Some sci fi games feature hard science settings with very realistic rules for gravity, faster than light travel and high tech weapons. Other games are basically designed for space operas. These games feature artificial gravity, ship travelling as fast as they need to to get to the plot and the only limitations on weapons are how cool they are. Then, there is …In Spaaace! by Greg Stolze. If Hitchhiker’s Guide to the Galaxy has a genre and there are other stories in it, this is the game to play them.

The game is fairly short, both the setting and rules encompassing only 15 pages but that is really all that’s needed for the subject. The setting information takes up the first half of the book but in those 7 pages players get all they need to know about the ridiculousness of living in this particular future. Much like the world in Hitchhiker’s Guide, the ideas presented in this book are nothing more than the trends that currently exist in the real world taken to their logical, ridiculous extreme. And there’s more than a hint of philosophy thrown into the descriptions for good measure. For instance, Artificial Stupidity is just as important a part of Machine Consciousness in …In Spaaace! as Artificial Intelligence. This makes perfect sense since we constantly rate whether or not a computer is self aware based on how much it acts like a human. A computer can be perfectly logical, far more logical than humans and thus quite intelligent but it is not considered sentient because it does not have emotions. And less face facts, emotions generally make us do stupid things in one way or another. Thus, it is the flaws in the machines that make them self aware just as it is our own flaws that make us individuals. Other science fiction tropes like cloning and aliens are presented as well and given the same insightful yet ridiculous treatment. A surprisingly complete vision of the world of …In Spaaace! ends up being given in those 7 short pages.

The remainder of the game explains the rules system behind …In Spaaace!. This system is known as Token Effort and I have had the fortune of playing this system twice with Tim Rodriguez of Dice/Food/Lodging fame. This system is exceptionally good at freeing people to tell wild utilizing a shared set of rules. Rule Zero puts the goal of the game into sharp perspective. If someone does or says something in character that makes you laugh, you must give them one of your tokens. In both games that I played, the tokens flowed like water as everyone attempted to top each other in how ludicrous they made the story.

Beyond Rule Zero there are not many other rules in Token Effort. It is a diceless game and, in fact, there is no randomness at all. Instead, each player and the GM start the game with a certain number of tokens. When a player wants to take over the narrative, he secretly bids a number of tokens depending on how much he wants his story element to take place and the GM secretly bids a number of tokens as well. Whoever bid the most gets to narrate that portion of the story and hands over a token to the other person. Thus, even if a player loses, they get a token, making it more likely that they will be able to narrate a portion of the story later in the game and vice versa for the GM. The only exception to this rule is that if the bids of the player and GM are tied the player still gets to narrate but has to give up all the tokens that he bid.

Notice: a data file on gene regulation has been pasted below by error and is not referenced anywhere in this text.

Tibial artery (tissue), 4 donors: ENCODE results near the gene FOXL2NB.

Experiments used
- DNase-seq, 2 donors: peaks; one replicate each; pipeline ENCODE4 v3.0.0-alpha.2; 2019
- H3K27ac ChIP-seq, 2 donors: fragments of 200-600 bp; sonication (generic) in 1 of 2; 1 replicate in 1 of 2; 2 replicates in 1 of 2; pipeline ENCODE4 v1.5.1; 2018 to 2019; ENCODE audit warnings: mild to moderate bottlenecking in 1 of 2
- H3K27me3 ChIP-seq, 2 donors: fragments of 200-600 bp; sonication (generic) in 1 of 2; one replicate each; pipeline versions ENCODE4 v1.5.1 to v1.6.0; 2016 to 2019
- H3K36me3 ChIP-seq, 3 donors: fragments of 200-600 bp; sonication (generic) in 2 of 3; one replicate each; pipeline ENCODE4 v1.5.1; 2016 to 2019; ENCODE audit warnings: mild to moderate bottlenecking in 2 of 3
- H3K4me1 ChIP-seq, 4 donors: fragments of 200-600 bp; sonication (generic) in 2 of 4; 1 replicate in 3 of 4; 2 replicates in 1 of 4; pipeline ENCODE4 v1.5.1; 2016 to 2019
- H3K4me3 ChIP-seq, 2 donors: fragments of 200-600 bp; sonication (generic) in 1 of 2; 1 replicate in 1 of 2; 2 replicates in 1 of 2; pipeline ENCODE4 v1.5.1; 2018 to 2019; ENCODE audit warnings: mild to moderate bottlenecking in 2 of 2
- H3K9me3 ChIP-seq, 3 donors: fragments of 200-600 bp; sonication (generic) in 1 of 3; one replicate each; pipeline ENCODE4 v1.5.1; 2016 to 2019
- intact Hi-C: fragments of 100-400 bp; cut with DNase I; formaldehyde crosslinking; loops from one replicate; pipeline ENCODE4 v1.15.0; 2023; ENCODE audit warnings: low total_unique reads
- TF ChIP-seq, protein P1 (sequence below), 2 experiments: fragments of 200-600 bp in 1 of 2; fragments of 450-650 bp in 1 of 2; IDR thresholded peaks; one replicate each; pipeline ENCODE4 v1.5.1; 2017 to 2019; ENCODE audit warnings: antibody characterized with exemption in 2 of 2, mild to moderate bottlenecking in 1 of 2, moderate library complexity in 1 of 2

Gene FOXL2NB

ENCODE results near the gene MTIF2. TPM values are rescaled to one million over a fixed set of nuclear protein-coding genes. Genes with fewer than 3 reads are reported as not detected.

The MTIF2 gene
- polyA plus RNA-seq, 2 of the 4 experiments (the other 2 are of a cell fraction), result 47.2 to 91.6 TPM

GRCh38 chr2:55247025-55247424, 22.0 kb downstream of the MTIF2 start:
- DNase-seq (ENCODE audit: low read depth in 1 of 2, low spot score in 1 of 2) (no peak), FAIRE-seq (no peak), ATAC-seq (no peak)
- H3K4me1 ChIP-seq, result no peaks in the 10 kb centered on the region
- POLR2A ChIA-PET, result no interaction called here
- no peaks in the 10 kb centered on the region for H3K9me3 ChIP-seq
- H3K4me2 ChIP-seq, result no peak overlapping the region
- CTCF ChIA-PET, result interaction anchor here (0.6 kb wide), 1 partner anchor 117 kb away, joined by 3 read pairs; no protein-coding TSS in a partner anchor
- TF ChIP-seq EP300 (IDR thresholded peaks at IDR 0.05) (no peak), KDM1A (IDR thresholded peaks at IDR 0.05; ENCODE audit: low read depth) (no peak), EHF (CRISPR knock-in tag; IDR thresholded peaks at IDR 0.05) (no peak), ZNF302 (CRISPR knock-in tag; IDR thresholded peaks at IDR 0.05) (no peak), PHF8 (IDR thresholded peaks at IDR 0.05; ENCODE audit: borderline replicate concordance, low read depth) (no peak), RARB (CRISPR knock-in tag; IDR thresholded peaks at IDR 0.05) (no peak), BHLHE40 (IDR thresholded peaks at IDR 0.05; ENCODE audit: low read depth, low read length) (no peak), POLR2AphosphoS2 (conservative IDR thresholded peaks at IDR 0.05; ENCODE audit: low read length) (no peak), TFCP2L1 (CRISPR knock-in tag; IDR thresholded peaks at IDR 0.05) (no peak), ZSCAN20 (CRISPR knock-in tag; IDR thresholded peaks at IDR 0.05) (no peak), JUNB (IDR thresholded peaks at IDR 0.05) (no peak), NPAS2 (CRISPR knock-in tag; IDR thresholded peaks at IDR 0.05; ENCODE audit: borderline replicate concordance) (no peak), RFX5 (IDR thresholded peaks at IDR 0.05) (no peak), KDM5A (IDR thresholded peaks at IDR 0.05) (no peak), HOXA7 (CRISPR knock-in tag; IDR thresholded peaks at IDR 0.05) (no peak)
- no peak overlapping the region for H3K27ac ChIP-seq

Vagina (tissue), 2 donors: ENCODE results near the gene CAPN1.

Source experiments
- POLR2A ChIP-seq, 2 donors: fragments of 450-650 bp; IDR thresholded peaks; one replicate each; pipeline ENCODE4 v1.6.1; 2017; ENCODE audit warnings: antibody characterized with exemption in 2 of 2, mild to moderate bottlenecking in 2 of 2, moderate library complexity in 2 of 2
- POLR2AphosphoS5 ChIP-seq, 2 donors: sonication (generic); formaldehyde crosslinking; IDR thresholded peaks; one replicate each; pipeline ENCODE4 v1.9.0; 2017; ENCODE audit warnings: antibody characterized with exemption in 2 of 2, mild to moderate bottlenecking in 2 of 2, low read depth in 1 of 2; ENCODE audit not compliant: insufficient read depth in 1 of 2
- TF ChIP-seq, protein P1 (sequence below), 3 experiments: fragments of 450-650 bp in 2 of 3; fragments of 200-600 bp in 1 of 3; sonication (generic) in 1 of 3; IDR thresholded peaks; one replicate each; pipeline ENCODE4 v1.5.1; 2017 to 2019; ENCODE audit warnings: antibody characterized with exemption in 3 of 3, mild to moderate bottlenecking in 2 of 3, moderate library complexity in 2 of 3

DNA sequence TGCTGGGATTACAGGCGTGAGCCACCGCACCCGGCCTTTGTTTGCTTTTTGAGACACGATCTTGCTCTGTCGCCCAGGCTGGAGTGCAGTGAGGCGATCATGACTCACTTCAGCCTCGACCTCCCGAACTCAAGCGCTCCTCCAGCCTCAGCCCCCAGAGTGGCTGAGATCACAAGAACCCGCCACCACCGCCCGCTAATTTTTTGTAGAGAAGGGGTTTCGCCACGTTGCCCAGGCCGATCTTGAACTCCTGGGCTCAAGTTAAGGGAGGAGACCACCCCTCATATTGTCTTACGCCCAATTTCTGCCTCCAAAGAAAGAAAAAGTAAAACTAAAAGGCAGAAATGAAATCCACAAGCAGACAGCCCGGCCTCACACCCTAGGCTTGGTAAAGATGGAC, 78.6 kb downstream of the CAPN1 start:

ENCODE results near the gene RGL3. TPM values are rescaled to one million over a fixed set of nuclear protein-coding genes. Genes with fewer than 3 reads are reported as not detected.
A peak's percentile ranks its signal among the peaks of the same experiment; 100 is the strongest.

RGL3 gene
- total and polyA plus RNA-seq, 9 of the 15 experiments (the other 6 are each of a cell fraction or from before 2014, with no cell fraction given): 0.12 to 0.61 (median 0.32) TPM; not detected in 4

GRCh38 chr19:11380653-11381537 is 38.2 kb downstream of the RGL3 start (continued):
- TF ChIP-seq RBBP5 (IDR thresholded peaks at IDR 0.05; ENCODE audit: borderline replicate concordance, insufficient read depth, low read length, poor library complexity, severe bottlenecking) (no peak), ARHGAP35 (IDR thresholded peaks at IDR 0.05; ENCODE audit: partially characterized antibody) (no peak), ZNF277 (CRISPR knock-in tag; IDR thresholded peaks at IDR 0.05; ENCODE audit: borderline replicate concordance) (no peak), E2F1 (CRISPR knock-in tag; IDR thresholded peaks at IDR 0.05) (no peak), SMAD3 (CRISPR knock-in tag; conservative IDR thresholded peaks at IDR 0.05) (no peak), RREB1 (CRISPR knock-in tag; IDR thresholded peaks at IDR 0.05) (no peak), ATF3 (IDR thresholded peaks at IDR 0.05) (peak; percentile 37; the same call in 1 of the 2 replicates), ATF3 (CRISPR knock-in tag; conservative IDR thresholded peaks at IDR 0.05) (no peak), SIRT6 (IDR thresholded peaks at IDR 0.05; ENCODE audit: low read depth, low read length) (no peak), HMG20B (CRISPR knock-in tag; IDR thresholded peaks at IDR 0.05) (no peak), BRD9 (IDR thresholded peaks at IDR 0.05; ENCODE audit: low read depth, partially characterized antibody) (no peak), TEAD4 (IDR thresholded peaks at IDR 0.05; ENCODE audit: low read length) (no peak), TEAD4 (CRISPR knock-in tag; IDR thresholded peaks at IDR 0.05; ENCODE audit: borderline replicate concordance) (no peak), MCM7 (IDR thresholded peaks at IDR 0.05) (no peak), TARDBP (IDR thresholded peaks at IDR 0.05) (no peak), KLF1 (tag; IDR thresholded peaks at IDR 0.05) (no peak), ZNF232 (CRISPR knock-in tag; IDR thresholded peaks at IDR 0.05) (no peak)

Of course, this would make the game nothing more than trading tokens back and forth if this were the only rules. Characters in Token Effort also have traits and GMs have plot points with which to construct the challenges that the characters are going to face which are then translated into traits for those challenges. Each of these traits has a value between 1 and 5 and essentially serves as free tokens that can be used in each situation where the trait applies. These traits are fairly free form and can be anything that the player comes up with. Examples from the game include Hyperintelligent Chimp, Space Pirate, and Make Things Explode With My Mind, amongst others. Clearly these traits can be used in a wide variety of situations and players are encouraged to be creative in how they are used. In situations where players are not directly facing a challenge created by the GM, the GM sets a base level for the bidding exchange based on just how unlikely the player’s request is. “I find a hydrospanner that is the right size in this garage” would have a level of 1 for example whereas “I find a fully functioning pilot robot in this dress shop” would have a level of 5.

…In Spaaace! is a fun, freeform game with rules simple enough that a group could throw together a session and play it in a single sitting but utilitarian enough that a group could just as easily run a full length campaign. In either case, so long as the group accepts and follows the concepts of both the setting and the system, they will find themselves laughing uproariously every time they play.


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